Rooms at the top can be a good bet for canny lenders

Nationwide’s decision not to lend on council flats that are more than five storeys high makes no sense at all


Last week my fellow Mortgage Strategy columnist and good friend Jonathan Cornell, head of communications at First Action Finance, rightly questioned Nationwide Building Society’s decision not to lend on flats in local authority blocks of more than five storeys.

This makes no sense and Nationwide simply doesn’t get it.
A property’s mortgageability should be based on its construction, condition and, crucially, its value and saleability.

I can take you to many local authority-built blocks where flats sell readily, and the Barbican development in the City of London immediately springs to mind.

For those who don’t know the Barbican it’s a sprawl of mixed low and high-rise blocks built by the old Greater London Council in the late 1960s.
Flats here sell easily and the higher ones that have outstanding views can fetch more than £1m.

Is Nationwide really saying that it wouldn’t accept a flat in the Barbican as being suitable security for a loan?

Of course, there are numerous council blocks throughout the country which are unmortgageable but this is generally due to their poor location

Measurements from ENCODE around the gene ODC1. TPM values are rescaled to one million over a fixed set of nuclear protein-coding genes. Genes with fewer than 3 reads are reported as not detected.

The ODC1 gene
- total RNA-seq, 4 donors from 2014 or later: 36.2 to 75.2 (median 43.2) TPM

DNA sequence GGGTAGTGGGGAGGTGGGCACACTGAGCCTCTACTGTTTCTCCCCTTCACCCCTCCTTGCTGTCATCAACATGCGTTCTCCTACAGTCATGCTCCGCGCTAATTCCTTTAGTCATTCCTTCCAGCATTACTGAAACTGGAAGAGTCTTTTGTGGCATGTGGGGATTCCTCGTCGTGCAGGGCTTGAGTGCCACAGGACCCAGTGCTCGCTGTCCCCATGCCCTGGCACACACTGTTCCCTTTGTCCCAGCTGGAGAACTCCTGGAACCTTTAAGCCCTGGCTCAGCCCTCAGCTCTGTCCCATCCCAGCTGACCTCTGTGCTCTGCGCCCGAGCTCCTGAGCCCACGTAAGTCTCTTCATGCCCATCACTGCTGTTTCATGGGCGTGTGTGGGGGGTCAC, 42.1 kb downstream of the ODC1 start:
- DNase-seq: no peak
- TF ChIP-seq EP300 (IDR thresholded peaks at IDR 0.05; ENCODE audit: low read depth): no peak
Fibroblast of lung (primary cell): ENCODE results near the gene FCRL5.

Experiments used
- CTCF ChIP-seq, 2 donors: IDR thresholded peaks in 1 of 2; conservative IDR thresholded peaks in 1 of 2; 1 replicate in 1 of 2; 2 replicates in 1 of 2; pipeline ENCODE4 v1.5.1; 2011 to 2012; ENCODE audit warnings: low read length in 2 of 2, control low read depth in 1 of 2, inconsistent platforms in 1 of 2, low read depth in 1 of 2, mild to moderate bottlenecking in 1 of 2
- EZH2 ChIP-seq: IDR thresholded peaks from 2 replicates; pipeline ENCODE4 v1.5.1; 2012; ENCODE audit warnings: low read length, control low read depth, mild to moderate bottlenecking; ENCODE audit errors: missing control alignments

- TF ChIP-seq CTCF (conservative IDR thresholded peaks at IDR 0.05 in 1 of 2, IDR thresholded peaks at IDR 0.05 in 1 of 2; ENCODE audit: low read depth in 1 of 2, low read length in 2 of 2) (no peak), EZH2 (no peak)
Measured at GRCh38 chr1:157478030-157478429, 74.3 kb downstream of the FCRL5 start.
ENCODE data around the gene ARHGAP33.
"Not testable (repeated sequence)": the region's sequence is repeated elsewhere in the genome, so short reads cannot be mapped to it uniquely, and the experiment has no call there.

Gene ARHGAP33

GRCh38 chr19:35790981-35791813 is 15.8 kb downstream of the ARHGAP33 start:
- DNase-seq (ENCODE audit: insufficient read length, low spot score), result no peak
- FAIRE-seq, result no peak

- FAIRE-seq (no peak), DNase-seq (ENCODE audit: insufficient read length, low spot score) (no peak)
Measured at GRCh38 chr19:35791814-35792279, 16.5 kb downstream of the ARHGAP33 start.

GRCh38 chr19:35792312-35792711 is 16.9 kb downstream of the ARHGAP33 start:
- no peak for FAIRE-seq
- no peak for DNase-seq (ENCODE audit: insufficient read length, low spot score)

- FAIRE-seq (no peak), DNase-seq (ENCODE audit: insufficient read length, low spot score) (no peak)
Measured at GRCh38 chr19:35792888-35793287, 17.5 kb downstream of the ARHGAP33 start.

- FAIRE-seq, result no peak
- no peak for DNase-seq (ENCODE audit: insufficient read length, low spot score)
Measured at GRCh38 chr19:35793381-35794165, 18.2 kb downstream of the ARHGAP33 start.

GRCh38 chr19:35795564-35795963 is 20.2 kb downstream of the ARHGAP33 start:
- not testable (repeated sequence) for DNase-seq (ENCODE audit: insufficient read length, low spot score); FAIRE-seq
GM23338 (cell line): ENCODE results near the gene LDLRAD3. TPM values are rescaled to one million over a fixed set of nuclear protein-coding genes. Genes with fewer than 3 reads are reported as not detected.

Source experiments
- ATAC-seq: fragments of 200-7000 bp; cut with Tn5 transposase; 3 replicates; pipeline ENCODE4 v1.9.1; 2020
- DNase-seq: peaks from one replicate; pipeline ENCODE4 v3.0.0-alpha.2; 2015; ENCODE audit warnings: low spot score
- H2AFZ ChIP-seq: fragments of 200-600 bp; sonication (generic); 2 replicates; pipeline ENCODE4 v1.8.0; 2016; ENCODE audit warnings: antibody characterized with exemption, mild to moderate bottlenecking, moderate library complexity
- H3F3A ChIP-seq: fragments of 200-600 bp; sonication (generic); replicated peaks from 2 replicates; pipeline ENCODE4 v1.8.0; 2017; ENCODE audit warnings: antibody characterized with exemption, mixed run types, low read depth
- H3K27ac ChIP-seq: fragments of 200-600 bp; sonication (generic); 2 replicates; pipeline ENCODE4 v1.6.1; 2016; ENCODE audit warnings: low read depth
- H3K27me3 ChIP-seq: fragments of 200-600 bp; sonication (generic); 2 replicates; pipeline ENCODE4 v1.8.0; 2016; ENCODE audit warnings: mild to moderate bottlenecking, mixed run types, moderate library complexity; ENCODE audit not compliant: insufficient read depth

rather than because they are over five storeys high.
Cheltenham & Gloucester has got it right because it has a general guide that anything in a council block of more than five storeys is unacceptable unless the block can be shown to have a good record with regard to recent sales.

In other words, every case is judged on its merits which is the approach Nationwide should be adopting.

Cheltenham & Gloucester judges every case on its merits which is what Nationwide should do

On another matter, I saw last week that the tented protest village in Parliament Square has been removed on the orders of London mayor Boris Johnson because it is an eyesore in a historic location.

He is right to move the protestors along because if nothing else this so-called village contravenes planning laws, particularly as one of the protestors has lived there for many years.

But isn’t it a pity that there doesn’t seem to be the same will when the great unwashed, romantically dubbed travellers by the media, turn up and dump their bling-laden 30-foot caravans in a field near you?

When this happens councils talk about being powerless to act and not wanting to contravene travellers’ human rights, or some such claptrap.
So what’s the difference? There isn’t one except that Parliament Square is in the middle of a prime tourist town and heaven forbid that the country’s image should be tarnished.

Not fair, methinks. What’s good for the goose should be good for the gander.

Meanwhile, I read with amusement that a Santander surveyor has turned down a house in St Austell for a mortgage due to Japanese knotweed being found in the garden.

In fact, Japanese knotweed is one of life’s great cons, the same as bottled water. Excitable websites will tell you that this evil plant breaks through reinforced concrete blocks with ease, is impossible to eradicate and eats young children.

I had this terrifying blight once in my back garden and will say just one word that should solve all the problems – bleach.